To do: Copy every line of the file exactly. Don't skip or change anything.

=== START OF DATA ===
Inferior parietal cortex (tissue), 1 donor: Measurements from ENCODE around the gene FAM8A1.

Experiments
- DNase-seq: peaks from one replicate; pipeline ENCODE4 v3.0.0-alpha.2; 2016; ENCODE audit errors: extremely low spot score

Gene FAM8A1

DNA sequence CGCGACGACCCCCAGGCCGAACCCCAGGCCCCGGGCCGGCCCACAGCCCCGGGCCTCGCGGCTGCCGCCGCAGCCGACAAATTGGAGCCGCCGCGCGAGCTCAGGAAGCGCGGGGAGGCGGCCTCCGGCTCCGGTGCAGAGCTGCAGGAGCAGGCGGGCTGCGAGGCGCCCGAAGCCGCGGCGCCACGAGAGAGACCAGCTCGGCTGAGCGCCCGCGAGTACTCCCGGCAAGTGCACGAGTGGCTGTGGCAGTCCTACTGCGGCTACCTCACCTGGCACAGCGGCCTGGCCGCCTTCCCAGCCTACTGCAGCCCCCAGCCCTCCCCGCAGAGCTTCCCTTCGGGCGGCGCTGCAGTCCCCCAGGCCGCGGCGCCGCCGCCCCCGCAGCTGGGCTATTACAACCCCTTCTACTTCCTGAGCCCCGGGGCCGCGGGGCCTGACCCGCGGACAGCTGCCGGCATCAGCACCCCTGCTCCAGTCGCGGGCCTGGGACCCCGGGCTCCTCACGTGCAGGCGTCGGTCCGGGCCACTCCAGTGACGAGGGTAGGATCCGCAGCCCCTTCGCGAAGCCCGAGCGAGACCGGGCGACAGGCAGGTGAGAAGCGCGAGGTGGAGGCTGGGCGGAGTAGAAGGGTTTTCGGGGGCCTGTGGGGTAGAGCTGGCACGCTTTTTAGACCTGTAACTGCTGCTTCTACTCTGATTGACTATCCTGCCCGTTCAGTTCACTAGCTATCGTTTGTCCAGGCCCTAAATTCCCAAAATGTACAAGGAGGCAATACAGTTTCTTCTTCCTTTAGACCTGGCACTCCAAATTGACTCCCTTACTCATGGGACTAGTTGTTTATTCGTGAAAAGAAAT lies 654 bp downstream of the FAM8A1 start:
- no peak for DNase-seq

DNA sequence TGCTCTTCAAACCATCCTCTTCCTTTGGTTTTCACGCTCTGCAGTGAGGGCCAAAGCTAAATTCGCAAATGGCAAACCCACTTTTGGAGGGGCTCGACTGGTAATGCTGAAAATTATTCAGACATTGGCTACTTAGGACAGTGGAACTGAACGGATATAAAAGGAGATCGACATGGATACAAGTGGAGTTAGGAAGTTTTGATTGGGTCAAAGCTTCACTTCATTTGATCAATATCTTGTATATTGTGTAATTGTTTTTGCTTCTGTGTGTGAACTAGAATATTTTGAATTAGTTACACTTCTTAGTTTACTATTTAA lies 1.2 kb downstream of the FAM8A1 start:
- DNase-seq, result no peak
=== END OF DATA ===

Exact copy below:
Inferior parietal cortex (tissue), 1 donor: Measurements from ENCODE around the gene FAM8A1.

Experiments
- DNase-seq: peaks from one replicate; pipeline ENCODE4 v3.0.0-alpha.2; 2016; ENCODE audit errors: extremely low spot score

Gene FAM8A1

DNA sequence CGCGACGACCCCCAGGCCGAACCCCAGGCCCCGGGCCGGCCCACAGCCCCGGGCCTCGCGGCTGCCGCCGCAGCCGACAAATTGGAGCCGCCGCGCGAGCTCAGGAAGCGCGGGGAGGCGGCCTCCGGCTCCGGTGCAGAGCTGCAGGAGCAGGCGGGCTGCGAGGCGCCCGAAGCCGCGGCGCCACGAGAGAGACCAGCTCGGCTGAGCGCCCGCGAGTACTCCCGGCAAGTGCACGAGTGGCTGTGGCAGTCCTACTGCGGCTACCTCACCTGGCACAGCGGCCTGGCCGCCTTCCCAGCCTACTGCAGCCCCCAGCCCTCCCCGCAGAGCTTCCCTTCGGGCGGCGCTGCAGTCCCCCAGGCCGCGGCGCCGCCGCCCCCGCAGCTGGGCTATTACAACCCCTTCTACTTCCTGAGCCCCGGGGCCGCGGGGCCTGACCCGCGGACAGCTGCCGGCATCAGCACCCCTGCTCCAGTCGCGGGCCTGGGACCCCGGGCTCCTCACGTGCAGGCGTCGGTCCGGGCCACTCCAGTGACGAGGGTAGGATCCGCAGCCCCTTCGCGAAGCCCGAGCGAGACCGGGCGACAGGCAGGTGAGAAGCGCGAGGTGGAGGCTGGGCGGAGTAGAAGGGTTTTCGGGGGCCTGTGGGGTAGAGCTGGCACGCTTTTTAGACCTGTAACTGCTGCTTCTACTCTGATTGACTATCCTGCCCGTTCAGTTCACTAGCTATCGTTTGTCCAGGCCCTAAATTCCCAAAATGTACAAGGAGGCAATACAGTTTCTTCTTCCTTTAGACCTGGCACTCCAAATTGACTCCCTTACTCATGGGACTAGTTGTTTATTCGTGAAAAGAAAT lies 654 bp downstream of the FAM8A1 start:
- no peak for DNase-seq

DNA sequence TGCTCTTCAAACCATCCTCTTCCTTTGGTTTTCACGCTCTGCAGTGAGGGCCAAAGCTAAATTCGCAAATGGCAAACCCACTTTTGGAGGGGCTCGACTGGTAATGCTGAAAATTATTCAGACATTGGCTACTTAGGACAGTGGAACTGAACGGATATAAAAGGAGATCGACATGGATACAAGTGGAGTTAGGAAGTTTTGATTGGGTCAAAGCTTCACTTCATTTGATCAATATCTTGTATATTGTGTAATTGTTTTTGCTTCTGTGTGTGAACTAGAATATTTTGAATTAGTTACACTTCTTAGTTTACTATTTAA lies 1.2 kb downstream of the FAM8A1 start:
- DNase-seq, result no peak